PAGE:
Moscow Patriarchate fires Sergey Chapnin, editor of its journal
The journalist openly criticised the leadership of the Russian Church and its close ties to the Kremlin. He sees a "new hybrid religion", a mix of Orthodox traditions and Soviet nostalgia, emerging. In a paper presented at the Moscow Carnegie Center, he describes a "new silence" affecting today’s Orthodox clergy, which led him to speak out.

Moscow (AsiaNews) – Sergey Chapnin (pictured), the executive editor of the "Journal of the Moscow Patriarchate", the official publication of the Russian Orthodox Church, was fired, ostensibly because of his positions openly critical of the current situation of the Russian Orthodox Church (see interview with AsiaNews).

As soon as news about Chapnin’s dismissal became public, it generated negative criticism. Chapnin himself said on that he would speak about it next Monday. Russian news sites speculate that he was probably fired from his post (which he had held since 2009) because of recent statements he had made criticising Church leaders.

The last straw seems to be a paper on the current state of the Russian Church he presented ten days ago at the authoritative Carnegie Moscow Centre. The Patriarchate itself has not commented on the dismissal.

Born in 1968, Sergey Chapnin has long been a keen observer of the Russian Church and its relationship with society. His Carnegie paper is entitled "Christianity in the public space: war and violence, heroes and saints," available on his website (in Russian).

At the heart of his argument is the notion of "new silence", which he believes describes the current situation of the Russian Orthodox Church. For him, “one voice, that of Patriarch Kirill, resonates across the public space," Chapnin writes, whilst "all others are mostly silent, not daring to go beyond brief comments”.

"This is undoubtedly a new style that clearly illustrates the growing importance of the Church hierarchy,” he notes. It refers, “more precisely, to the concept of hierarchy as under the exclusive control of the Patriarch." This, he laments, is best illustrated by the “Younger bishops” ordained under Kirill who “in the past five or six years have said nothing”.

In view of this, “one may ask why young bishops do not speak out, why they seem to want nothing, why they seem unable to do anything. Are they afraid? Is such silence a pause before major changes?” Or does it hide “a desire to leave the public space? So far, such questions have still not be answered."

Referring to the relationship between the Patriarchate, those in power and society, he calls for a "serious reform" of the Church to reflect the new times, on pain of marginalisation. In his view, society is increasingly dissatisfied with the Church, even though traditionally, the Russian Orthodox Church “is and will be an Imperial Church,” closely connected to the state.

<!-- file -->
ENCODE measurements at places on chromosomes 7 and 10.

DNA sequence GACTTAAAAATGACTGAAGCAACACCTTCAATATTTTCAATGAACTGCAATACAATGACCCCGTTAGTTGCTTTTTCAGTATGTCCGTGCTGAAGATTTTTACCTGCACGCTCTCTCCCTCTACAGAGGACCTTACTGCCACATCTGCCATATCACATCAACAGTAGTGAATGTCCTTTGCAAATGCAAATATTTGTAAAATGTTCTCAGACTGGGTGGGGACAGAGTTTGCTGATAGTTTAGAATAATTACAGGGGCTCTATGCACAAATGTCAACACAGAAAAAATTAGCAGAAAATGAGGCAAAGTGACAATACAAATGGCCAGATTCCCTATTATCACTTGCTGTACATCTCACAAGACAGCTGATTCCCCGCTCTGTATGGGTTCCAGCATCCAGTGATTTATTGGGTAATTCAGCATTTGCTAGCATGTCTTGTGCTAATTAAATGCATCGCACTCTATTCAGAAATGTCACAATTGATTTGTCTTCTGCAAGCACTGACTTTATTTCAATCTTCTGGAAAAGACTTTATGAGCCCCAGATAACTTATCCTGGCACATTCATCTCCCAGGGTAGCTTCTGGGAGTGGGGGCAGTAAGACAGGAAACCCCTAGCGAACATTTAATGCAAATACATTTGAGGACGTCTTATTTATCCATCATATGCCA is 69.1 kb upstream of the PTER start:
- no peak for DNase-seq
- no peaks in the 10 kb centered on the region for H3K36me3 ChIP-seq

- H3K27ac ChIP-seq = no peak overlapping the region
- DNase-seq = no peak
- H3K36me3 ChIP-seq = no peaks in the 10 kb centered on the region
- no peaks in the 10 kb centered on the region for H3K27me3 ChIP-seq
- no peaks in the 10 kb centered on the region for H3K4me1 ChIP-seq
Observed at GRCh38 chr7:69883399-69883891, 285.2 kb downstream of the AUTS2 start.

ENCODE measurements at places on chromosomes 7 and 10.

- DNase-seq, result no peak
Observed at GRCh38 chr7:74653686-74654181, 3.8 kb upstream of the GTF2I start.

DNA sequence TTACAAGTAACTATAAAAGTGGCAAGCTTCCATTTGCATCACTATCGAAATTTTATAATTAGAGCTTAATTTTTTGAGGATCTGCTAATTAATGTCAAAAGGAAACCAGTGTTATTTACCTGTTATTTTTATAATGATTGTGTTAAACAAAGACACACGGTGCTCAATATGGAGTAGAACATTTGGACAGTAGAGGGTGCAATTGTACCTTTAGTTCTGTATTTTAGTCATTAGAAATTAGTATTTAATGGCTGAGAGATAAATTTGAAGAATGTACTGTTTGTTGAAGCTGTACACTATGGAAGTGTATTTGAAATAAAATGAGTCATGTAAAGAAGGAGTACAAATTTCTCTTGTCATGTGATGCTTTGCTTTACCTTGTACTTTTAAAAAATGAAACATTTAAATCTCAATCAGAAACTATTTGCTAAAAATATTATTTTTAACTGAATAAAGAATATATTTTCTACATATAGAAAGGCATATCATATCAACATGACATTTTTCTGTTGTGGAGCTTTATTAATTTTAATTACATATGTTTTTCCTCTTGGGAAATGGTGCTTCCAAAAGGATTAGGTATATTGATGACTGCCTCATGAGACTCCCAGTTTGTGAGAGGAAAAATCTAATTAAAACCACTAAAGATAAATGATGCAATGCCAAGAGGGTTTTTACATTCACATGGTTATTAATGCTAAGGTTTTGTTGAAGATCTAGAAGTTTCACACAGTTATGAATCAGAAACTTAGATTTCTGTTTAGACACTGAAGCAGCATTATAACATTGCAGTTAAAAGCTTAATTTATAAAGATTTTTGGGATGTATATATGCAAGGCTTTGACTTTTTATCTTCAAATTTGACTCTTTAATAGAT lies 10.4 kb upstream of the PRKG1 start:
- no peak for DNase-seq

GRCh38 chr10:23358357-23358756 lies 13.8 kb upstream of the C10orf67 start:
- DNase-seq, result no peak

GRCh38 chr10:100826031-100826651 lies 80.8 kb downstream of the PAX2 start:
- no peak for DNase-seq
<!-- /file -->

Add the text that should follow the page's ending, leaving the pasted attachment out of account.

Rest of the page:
At the same time, the Church must try to "become an authoritative institution in civil society" and in its relations with the temporal power, it must "at least keep some distance, not identify with it, not take too much money, not serve its [the state’s] ideological demands".

Chapnin slams also the Church’s tendency "to associate war and Orthodox heroes," a trend promoted by some media as well as Russian Culture Minister Vladimir Medinsky.

He warns against the emergence of “a new hybrid religion", in which Church and political leaders give words like "holy" and "saint" a temporal twist, "completely forgetting their reference to God."

"I call it the post-Soviet civil religion, which incorporates both Orthodox traditions, nostalgia for the Soviet past and the dream for a strong empire."

The journalist ends his paper turning to hooliganism by groups of Orthodox zealots, something that is never publicly condemned by the Patriarchate – people like Dmitry Enteo, whose group, ‘God’s Will’, recently carried out attacks against museums and cultural events deemed “offensive to the religious sentiment”.

For Chapnin, the Church has relied too much on divine justification to explain the violence by young people.  "Through this kind of hooliganism, Enteo and his acolytes have exposed a serious problem within the Russian Church, clearly showing that the Church is divided into two camps" in which one accepts "the use of violence in the name of political and economic goals."

In fact, "For a substantial number of clergymen and lay people, violence qualifies as acceptable for Christians.” Indeed, “Within religious circles, such Orthodox activists are not condemned but are treated as heroes.”

“Whether the justification of violence becomes a feature of modern Orthodoxy or not is still an open question;” yet, “the temptation is great”.

Chapnin’s dismissal was followed immediately by comments on Facebook. In one, one woman pointed out that whilst the Patriarchate allowed a priest to take part in a talent show ('The Voice'), it wants to prohibit ‘Christianity in the public space’. "What a contrast: 'Voice' vs 'silence'," she wrote. (M.A.)